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Machine translation: Why businesses can’t afford to rely on automated tools

Horizontal color image of automated injection moulding machine working on plastic parts production. Powerful molding machinery in factory arranged in a row.

Both business needs and the public’s desire to speak with others all over the world, regardless of language barriers, have resulted in a booming machine translation market. But businesses can’t afford to rely on automated translation tools alone.

Our newly globalised society has had a massive impact on the demand for real-time interpreting services, and the new technology is not without risks.

Machines have no contextual knowledge

Automated translation systems have no background knowledge of anything at all other than the language(s) which they are programmed to translate. Even one of Google Translate’s own researchers has said that their most recent, high tech AI update “doesn’t have a model of how the world actually works yet.”

While at first, this may not sound like a bad thing, the truth is that a good translator or interpreter will have experience translating in their chosen field (ie. medicine, corporate law, games & apps, etc.). Furthermore, screening for “grammatical or spelling errors by a second mother-tongue translator” is a core component of quality translation highlighted by Global Voices.

Having relevant contextual knowledge will also ensure that your translation adheres to the necessary social conventions and, as is often necessary, legal requirements, of each culture/country involved in the translation, depending on what the situation(s) dictate. So until a translation app can help you decode medical terminology in Brazilian Portuguese, or on the best way to sign off an email in Japanese, human translation will remain vital to businesses.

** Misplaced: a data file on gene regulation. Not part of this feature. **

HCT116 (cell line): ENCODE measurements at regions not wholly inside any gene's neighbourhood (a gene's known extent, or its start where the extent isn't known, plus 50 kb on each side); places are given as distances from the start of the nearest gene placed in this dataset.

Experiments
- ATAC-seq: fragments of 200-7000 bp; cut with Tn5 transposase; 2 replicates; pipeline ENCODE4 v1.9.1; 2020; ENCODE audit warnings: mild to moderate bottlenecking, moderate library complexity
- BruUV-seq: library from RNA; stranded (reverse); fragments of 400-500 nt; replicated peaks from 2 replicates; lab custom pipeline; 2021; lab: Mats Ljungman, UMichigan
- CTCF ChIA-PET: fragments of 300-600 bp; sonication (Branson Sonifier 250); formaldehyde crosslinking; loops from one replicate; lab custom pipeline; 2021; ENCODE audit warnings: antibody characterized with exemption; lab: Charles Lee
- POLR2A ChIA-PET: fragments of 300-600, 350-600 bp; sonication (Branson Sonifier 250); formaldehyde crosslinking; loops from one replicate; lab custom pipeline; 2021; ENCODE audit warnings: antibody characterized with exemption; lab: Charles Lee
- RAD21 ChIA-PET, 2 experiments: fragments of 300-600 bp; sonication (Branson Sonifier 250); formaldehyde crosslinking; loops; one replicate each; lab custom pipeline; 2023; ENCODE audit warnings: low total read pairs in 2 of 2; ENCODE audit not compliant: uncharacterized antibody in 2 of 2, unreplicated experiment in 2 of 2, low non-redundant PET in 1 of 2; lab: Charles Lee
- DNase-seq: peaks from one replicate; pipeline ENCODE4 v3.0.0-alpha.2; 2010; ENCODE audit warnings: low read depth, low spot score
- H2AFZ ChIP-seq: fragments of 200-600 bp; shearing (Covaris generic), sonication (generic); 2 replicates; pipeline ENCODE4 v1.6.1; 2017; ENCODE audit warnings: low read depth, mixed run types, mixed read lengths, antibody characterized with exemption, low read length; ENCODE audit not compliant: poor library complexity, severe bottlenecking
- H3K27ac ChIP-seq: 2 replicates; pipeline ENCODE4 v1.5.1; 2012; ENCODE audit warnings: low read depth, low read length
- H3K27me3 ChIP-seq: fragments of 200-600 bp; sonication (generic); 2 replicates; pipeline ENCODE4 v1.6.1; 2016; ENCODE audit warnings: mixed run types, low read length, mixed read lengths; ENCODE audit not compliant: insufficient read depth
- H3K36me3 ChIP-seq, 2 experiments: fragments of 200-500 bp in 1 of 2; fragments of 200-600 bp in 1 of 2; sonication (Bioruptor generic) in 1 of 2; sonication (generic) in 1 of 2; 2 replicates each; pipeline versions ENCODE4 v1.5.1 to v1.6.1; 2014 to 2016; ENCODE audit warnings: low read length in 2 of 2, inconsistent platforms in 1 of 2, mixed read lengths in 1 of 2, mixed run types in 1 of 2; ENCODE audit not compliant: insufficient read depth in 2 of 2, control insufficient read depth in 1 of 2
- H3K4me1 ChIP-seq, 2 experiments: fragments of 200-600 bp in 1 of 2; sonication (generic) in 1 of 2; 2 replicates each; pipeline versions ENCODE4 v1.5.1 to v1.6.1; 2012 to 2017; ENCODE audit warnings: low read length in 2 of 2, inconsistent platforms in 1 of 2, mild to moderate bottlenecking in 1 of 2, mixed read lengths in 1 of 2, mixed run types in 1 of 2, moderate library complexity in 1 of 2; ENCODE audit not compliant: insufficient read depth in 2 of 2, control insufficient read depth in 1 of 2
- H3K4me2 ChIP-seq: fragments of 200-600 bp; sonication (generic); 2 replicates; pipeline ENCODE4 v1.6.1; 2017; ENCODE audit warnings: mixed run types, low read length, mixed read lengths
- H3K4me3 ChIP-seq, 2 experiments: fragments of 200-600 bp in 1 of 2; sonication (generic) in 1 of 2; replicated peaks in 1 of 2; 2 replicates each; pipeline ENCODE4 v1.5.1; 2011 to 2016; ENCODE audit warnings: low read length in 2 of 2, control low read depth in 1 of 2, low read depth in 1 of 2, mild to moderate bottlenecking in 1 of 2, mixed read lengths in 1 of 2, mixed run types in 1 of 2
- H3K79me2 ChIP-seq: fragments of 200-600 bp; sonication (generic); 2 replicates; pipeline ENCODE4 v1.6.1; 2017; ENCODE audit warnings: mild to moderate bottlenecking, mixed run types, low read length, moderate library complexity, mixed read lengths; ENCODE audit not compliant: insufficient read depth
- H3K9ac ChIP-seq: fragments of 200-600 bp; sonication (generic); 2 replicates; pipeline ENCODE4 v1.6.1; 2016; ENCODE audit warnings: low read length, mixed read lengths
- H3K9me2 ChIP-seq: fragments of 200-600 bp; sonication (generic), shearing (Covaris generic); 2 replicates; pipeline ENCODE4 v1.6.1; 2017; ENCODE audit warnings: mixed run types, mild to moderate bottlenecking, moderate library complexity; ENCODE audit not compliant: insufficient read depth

Their translations aren’t always perfect

In fact, often, they’re downright silly. Because the technology isn’t perfect, and there’s often no one with the linguistic expertise to properly proofread an automated translation, the translations produced are often sub-par.

Even the new Google Translate AI update, while a formidable piece of technology, cannot distinguish between potential subjects in a sentence. In an article by The Washington Post, the following example is highlighted:

“Given the sentence “The trophy cannot fit in the cabinet because it’s too big,” the model could mistranslate because it doesn’t know which “it” is the one that’s too big.”

If simple, common sense errors in machine translation such as this can still persist, then the jobs of human translators are certainly safe.

There simply are too many languages in the world

As yet, no one has programmed an automated translation tool which can function in every known language in the world.

There are between 6000 and 7000 languages in the world (that we know of), and roughly a whopping 1000 of these have some kind of economic significance. At last check, Google Translate caters to around 100, Facebook 101, and Microsoft Translator a mere 62. While you may be hard pressed to find a translation company which can cater to every single one of the economically significant languages in the world, if you look carefully enough, there will be a translation company out there that can cater to your language needs

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